Wouldn't Santa be able to sell you just about anything? Would he be able to cross-sell and up-sell product? Santa could knock on your door next summer and you'd be more than happy to have him join your barbeque.
It's up to you to build up the trust one Lego block at a time. Identify your clients and see what you can give them. It could be information, time or even a chocolate covered scrumptious cookie. It's the old ‘What's in it for me?' theory. If you can't find something calorie-ridden for their minds or bodies, they won't want to see you.
Play Santa. It works.
He Knows if You've Been Bad or Good…
Heck Santa knows his customers. He even knows when you are sleeping, or awake.
Then, there's you. Look at your biggest customer. What's her name? When is her birthday? Does she like Indian curries or sushi? In curries can she handle hot or medium? What does she think about you? What doesn't she like?
You're guessing for sure. You can't be dead certain because you've been so busy looking at dollar signs that you've missed the plot completely.
The reason why Santa's marketing works is because he intimately knows your individual needs. If you want a drum kit, you get one. If you want a Barbie, you don't up sulking with a xylophone.
Santa knows because he's interested in giving. To give, you have to know exactly what the receiver wants or your gift is not worth the packaging it's wrapped in.
Some people worry about invading personal privacy. Hogwash! When was the last time you got upset because a supplier turned up with a big chocolate cake (your favourite) for your birthday? or with rare stamps for your son (because he loves collecting stamps)?
Santa's invades our privacy gently and uses it to give, not to take. That's why we don't mind it. The tax department on the other hand, uses our information to take and therein lies the principal difference.
Once a Customer, Always a Customer.
Santa Doesn't Lose Customers. Period.
One of the primary reasons why he's able to achieve this amazing feat is because he thinks of his customer's customer. His customer is the kid, who in a few years gets a little wiser about Santa and his customer's customer is the parent who has the amazing power to get their children to be nice not naughty, if only for a short while.
Since the concept works in their favour, they do all the advertising. Without TV, radio or the internet, Santa's message gets a grip on millions of kids around the planet. These kids grow up and the marvel of Santa is handed down through the generations.
While It's OK For Santa, How Would This Work In The Real World? Say, If You Sold Jeans.
Jeans West, a jean retailer, has several of the answers. I needed one pair, but Stephanie (the sales girl) sold me two–not by hassling me, but by gently reminding me I would get $20 off the second pair.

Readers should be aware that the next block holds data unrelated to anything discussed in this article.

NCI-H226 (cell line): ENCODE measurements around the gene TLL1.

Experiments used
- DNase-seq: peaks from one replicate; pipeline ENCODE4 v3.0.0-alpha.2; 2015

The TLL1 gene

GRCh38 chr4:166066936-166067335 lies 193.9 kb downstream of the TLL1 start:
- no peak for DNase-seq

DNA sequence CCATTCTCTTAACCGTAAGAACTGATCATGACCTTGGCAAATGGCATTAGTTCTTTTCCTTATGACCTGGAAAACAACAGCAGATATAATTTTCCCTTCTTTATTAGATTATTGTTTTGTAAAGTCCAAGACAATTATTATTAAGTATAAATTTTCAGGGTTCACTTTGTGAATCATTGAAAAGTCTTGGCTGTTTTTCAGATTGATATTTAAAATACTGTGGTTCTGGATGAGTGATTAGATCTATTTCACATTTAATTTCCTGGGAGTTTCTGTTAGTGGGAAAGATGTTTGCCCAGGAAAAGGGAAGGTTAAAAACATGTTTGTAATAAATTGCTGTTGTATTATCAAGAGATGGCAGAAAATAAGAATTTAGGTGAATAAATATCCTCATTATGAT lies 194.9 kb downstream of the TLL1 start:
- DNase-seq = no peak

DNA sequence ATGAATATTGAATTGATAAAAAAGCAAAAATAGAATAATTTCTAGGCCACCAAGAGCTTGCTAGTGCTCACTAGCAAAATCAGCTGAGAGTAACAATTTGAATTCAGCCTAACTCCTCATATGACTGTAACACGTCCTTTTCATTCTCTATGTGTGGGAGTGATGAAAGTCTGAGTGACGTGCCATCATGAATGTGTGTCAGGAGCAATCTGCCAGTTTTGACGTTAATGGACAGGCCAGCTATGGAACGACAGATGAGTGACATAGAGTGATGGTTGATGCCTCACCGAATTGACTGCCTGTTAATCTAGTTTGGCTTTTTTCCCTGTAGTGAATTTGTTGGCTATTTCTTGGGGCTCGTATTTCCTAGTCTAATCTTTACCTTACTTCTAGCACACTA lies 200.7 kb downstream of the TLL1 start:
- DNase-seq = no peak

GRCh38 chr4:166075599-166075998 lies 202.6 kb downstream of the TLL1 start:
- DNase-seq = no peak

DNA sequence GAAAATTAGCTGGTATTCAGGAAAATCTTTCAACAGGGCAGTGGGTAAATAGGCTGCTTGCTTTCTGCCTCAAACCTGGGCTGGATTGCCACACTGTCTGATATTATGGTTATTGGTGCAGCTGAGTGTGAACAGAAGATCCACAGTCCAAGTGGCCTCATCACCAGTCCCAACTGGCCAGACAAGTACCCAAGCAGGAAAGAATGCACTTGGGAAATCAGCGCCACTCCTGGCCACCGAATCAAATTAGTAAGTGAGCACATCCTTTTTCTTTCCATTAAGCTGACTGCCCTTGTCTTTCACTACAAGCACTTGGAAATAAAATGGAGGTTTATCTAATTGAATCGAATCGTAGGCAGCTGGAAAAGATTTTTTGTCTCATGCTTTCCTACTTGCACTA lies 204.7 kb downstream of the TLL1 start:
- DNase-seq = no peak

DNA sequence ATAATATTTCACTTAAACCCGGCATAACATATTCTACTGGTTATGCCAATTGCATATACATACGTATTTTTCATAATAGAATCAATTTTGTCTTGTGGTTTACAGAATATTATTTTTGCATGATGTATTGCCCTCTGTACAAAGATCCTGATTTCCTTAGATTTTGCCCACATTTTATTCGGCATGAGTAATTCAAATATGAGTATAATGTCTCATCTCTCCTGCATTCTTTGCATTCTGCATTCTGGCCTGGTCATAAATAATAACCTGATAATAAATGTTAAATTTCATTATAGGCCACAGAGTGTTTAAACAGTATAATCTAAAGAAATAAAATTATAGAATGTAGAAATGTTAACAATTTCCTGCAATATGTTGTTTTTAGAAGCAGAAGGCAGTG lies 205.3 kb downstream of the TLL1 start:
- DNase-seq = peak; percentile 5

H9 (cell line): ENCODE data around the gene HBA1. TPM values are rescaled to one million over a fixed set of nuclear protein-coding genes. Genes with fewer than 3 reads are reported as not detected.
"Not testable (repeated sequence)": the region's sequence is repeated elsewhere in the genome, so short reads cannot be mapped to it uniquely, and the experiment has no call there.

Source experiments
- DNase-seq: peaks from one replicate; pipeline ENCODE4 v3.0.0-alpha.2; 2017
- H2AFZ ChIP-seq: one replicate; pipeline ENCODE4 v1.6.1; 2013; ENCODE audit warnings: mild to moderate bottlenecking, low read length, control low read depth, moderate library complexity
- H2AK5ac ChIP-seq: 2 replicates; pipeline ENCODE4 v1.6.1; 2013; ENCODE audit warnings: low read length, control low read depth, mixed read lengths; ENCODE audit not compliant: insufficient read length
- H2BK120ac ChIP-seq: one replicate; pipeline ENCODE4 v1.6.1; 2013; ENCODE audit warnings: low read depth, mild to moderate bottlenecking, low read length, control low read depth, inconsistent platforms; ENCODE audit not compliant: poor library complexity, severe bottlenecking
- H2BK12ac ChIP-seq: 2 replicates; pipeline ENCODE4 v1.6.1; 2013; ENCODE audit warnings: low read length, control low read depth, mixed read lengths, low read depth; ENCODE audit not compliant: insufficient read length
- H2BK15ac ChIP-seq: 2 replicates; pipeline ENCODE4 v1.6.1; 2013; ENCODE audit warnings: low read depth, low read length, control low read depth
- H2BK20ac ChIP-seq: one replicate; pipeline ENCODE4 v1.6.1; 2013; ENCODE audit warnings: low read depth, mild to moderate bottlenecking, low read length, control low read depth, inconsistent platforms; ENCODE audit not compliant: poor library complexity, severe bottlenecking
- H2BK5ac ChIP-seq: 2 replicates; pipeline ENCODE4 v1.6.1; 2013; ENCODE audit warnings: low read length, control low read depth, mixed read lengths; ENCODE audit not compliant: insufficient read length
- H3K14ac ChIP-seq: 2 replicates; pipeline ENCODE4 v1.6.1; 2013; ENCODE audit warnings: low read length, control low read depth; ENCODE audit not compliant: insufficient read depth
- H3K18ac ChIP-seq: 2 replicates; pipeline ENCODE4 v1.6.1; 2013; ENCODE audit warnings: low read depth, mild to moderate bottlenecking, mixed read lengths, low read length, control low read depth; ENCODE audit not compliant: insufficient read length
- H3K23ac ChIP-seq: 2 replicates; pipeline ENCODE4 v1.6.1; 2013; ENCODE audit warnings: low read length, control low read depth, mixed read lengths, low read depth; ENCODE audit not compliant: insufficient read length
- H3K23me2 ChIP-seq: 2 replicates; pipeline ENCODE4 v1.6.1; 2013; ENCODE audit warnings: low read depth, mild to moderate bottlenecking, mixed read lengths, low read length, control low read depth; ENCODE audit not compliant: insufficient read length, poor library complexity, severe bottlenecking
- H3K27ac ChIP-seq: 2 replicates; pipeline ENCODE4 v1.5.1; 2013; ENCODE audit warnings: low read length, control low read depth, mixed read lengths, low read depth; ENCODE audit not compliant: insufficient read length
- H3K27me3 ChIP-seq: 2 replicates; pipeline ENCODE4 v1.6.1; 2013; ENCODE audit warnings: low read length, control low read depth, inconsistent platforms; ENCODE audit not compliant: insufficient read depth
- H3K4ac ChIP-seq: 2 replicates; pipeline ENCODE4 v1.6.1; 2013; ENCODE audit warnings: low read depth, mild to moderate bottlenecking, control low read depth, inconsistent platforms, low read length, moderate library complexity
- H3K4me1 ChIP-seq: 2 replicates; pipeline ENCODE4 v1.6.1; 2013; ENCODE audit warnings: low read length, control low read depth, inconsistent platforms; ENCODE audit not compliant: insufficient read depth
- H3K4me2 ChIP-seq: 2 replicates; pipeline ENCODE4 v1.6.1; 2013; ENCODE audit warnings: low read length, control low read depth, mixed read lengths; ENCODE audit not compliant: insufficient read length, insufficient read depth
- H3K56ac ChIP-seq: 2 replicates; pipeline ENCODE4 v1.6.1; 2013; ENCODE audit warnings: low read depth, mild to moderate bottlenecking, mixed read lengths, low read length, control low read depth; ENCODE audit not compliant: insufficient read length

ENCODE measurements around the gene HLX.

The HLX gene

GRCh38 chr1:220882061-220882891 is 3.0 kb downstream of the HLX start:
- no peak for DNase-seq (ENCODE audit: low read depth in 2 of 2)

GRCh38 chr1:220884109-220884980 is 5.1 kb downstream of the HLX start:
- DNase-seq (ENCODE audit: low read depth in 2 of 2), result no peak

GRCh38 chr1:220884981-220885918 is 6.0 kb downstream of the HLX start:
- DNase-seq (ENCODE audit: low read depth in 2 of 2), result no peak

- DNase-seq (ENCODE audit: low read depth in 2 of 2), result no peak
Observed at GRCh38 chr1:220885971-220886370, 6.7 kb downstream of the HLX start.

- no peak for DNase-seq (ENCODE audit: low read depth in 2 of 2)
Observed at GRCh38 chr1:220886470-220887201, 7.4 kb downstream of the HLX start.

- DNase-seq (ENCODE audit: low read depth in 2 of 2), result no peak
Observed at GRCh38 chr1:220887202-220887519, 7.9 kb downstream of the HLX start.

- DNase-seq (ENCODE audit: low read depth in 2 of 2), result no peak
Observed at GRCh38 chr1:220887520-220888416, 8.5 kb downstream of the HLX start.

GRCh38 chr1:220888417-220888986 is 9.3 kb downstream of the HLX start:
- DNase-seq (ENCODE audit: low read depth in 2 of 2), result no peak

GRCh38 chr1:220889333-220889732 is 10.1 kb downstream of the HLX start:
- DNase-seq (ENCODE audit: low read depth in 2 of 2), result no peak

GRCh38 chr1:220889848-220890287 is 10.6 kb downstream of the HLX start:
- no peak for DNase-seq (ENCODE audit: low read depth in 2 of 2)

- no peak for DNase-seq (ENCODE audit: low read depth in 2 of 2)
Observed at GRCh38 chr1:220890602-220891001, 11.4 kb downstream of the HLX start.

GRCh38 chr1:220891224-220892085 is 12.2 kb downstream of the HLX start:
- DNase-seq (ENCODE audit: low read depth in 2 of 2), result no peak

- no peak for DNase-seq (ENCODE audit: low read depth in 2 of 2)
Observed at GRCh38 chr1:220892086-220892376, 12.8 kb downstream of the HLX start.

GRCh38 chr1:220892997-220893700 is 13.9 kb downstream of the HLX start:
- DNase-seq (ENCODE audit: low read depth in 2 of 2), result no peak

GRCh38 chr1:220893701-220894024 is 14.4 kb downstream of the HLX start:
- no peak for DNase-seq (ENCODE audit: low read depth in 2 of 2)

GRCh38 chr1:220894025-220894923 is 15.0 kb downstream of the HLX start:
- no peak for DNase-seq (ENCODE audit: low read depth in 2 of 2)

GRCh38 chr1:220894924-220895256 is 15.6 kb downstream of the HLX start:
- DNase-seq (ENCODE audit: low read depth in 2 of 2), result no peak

Then, with my purchase, she gave me a gift voucher of $10, for my use or to pass on. They, also signed me up for a loyalty program that offered to give me a 10% discount if I purchased over $250 worth of product in the next 6 months.
This Is Effectively What Jeans West Did to Make Me a Permanent Customer.
Step 1: The sales person asked the right questions to find out my need.
Step 2: She up-sold the product giving me good value for money.
Step 3: A gift voucher with a validity date, ensured an additional purchase. Or even better, the chance for me to pass it on to another person thus ‘creating a customer' for Jeans West.
Step 4: Tying my fickle consumer head into a loyalty scheme. They wanted me to stay with them forever.
Santa's steps may vary, but in essence he ties you into a solid loyalty program that is near impossible to get off. It's ‘customer get customer', rather than ‘advertising get customer.' It's cheaper and it works!
In conclusion here are the main points why Santa's customers keeps coming back. These concepts may sound old, even trite, but have been proven time after time to work well. Test them against your company and brand to see where you can learn from the man from the North Pole.
1) Solid branding: We're not talking lease here. Consistency is the key. This applies everywhere from networking meetings, advertising to any sort of communication that goes out. Keep hammering home the same unique message and put it up front. The weather changes all the time which is why we can't trust it.
If you must change, it's because your old message isn't doing a complete job. I changed our first baseline from ‘Recession proof business principles' to ‘Reactivating dormant business clients.'
The proposition was the same but the second line got 10 times the response.